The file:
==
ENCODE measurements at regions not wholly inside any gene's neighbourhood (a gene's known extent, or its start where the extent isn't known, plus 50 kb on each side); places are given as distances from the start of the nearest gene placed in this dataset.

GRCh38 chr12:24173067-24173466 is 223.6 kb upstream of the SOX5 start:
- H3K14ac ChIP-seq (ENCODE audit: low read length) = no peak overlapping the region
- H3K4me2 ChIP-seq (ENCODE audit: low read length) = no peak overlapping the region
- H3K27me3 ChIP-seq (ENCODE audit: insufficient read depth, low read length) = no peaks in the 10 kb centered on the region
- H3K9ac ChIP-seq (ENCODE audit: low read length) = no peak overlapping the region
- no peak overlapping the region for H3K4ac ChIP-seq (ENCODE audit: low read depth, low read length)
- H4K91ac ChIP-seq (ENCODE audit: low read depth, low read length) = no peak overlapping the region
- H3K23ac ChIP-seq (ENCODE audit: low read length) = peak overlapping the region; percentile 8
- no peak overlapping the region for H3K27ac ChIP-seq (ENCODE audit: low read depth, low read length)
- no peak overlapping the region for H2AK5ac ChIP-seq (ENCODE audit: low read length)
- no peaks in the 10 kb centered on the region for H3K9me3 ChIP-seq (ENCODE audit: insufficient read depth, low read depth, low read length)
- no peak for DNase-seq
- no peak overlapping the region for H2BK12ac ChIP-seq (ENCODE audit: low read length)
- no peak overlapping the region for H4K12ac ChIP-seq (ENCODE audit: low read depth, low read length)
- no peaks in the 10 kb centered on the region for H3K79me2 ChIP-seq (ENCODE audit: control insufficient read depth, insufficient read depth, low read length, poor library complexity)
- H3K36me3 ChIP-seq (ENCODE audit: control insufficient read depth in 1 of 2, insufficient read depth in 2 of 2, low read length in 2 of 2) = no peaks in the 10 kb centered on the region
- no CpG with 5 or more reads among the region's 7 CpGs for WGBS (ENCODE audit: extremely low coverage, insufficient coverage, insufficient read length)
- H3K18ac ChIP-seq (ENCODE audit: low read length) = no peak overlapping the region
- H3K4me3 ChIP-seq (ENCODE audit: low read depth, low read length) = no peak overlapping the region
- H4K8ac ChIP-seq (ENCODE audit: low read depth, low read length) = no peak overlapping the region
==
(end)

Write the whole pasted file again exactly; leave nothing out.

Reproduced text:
ENCODE measurements at regions not wholly inside any gene's neighbourhood (a gene's known extent, or its start where the extent isn't known, plus 50 kb on each side); places are given as distances from the start of the nearest gene placed in this dataset.

GRCh38 chr12:24173067-24173466 is 223.6 kb upstream of the SOX5 start:
- H3K14ac ChIP-seq (ENCODE audit: low read length) = no peak overlapping the region
- H3K4me2 ChIP-seq (ENCODE audit: low read length) = no peak overlapping the region
- H3K27me3 ChIP-seq (ENCODE audit: insufficient read depth, low read length) = no peaks in the 10 kb centered on the region
- H3K9ac ChIP-seq (ENCODE audit: low read length) = no peak overlapping the region
- no peak overlapping the region for H3K4ac ChIP-seq (ENCODE audit: low read depth, low read length)
- H4K91ac ChIP-seq (ENCODE audit: low read depth, low read length) = no peak overlapping the region
- H3K23ac ChIP-seq (ENCODE audit: low read length) = peak overlapping the region; percentile 8
- no peak overlapping the region for H3K27ac ChIP-seq (ENCODE audit: low read depth, low read length)
- no peak overlapping the region for H2AK5ac ChIP-seq (ENCODE audit: low read length)
- no peaks in the 10 kb centered on the region for H3K9me3 ChIP-seq (ENCODE audit: insufficient read depth, low read depth, low read length)
- no peak for DNase-seq
- no peak overlapping the region for H2BK12ac ChIP-seq (ENCODE audit: low read length)
- no peak overlapping the region for H4K12ac ChIP-seq (ENCODE audit: low read depth, low read length)
- no peaks in the 10 kb centered on the region for H3K79me2 ChIP-seq (ENCODE audit: control insufficient read depth, insufficient read depth, low read length, poor library complexity)
- H3K36me3 ChIP-seq (ENCODE audit: control insufficient read depth in 1 of 2, insufficient read depth in 2 of 2, low read length in 2 of 2) = no peaks in the 10 kb centered on the region
- no CpG with 5 or more reads among the region's 7 CpGs for WGBS (ENCODE audit: extremely low coverage, insufficient coverage, insufficient read length)
- H3K18ac ChIP-seq (ENCODE audit: low read length) = no peak overlapping the region
- H3K4me3 ChIP-seq (ENCODE audit: low read depth, low read length) = no peak overlapping the region
- H4K8ac ChIP-seq (ENCODE audit: low read depth, low read length) = no peak overlapping the region